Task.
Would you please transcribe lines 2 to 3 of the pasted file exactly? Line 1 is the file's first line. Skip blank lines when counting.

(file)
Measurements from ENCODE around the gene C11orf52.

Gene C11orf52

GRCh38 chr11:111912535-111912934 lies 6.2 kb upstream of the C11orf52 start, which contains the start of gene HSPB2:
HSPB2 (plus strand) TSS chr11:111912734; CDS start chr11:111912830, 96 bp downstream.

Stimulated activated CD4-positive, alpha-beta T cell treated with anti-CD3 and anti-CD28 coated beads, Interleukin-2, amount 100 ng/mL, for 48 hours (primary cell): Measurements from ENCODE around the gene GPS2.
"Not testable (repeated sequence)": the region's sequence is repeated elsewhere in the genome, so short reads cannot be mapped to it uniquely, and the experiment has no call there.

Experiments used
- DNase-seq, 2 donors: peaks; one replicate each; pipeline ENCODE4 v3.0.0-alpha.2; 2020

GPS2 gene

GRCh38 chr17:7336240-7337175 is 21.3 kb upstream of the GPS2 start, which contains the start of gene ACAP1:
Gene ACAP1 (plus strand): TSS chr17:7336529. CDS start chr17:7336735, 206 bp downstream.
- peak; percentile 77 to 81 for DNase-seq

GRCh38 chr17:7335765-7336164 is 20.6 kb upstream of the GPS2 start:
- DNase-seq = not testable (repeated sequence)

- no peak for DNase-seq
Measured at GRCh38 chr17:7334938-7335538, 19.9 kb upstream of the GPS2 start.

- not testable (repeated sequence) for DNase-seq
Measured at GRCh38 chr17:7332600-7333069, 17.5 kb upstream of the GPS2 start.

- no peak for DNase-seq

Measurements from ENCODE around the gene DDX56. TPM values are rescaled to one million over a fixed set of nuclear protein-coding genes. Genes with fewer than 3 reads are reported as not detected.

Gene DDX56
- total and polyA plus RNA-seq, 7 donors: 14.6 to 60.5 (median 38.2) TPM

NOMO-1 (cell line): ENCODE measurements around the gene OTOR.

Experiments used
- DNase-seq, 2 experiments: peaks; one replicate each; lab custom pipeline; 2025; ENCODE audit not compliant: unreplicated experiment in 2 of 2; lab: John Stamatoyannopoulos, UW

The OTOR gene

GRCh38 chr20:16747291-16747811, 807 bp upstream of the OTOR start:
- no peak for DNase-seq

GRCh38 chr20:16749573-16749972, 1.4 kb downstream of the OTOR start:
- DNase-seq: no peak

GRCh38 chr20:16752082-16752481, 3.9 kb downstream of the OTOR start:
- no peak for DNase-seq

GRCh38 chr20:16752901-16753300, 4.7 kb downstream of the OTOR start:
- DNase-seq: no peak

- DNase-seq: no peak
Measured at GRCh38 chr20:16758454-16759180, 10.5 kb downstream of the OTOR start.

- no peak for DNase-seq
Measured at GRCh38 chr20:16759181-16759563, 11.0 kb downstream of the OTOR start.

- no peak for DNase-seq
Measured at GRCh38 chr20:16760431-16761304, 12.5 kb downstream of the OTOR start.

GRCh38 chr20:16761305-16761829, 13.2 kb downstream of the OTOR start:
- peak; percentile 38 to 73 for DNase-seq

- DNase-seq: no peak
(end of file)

Gene C11orf52

GRCh38 chr11:111912535-111912934 lies 6.2 kb upstream of the C11orf52 start, which contains the start of gene HSPB2: